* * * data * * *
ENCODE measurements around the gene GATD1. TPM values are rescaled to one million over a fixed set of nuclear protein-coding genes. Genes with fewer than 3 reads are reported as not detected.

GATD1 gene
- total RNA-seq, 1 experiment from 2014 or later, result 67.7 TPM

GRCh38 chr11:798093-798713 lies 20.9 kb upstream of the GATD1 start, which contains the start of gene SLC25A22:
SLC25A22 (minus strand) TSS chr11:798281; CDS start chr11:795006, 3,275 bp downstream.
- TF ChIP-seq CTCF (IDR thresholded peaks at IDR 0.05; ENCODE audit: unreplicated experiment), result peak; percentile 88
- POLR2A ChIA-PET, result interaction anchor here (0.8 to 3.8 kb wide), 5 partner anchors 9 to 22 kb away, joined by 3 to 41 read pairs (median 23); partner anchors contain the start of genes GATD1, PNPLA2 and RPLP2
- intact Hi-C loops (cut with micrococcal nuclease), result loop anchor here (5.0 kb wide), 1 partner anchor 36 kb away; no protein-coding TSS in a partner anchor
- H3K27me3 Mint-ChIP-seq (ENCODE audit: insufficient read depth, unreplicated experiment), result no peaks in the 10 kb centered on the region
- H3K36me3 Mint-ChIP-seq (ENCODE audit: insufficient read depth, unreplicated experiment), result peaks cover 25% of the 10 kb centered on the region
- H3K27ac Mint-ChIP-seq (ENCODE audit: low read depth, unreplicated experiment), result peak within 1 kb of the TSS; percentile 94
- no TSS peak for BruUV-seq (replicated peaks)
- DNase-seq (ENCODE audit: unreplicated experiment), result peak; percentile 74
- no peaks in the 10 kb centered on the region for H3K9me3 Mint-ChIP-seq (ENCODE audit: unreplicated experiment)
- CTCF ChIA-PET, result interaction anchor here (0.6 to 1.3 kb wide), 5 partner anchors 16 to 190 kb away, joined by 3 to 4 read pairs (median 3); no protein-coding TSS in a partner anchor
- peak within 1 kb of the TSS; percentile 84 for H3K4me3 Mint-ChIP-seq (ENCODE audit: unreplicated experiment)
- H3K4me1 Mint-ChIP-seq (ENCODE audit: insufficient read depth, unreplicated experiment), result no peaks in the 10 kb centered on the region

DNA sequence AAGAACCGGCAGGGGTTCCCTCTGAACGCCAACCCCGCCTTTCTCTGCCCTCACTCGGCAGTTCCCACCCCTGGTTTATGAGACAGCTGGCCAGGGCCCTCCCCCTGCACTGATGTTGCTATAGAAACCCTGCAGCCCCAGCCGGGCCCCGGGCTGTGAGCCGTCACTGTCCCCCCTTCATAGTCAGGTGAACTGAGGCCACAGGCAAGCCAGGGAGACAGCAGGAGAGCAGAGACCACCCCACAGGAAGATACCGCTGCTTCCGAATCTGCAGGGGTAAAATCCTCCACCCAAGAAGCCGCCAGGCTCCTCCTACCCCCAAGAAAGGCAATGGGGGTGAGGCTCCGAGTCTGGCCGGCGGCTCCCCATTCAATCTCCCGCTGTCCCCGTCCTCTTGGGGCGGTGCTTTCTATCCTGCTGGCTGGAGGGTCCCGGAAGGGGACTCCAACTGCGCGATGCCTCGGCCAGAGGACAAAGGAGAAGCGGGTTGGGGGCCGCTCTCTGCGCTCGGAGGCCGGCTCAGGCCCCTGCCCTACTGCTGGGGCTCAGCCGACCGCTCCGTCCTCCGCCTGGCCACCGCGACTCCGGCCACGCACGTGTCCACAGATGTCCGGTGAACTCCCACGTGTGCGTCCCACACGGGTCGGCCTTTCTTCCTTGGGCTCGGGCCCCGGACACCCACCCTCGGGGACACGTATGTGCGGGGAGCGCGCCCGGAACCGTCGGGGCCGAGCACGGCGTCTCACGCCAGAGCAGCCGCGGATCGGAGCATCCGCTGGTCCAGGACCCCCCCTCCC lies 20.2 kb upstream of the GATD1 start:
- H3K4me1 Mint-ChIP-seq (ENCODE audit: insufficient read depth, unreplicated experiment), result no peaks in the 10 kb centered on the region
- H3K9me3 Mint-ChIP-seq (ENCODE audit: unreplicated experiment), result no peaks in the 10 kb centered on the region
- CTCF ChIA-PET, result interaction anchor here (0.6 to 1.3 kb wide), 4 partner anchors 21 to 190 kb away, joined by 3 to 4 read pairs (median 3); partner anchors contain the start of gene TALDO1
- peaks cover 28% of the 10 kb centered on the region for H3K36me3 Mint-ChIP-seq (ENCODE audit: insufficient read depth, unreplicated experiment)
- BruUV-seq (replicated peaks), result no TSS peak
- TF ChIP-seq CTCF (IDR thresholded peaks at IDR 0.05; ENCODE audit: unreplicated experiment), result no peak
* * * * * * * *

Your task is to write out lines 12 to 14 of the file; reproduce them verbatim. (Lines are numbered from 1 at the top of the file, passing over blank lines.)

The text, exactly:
- no TSS peak for BruUV-seq (replicated peaks)
- DNase-seq (ENCODE audit: unreplicated experiment), result peak; percentile 74
- no peaks in the 10 kb centered on the region for H3K9me3 Mint-ChIP-seq (ENCODE audit: unreplicated experiment)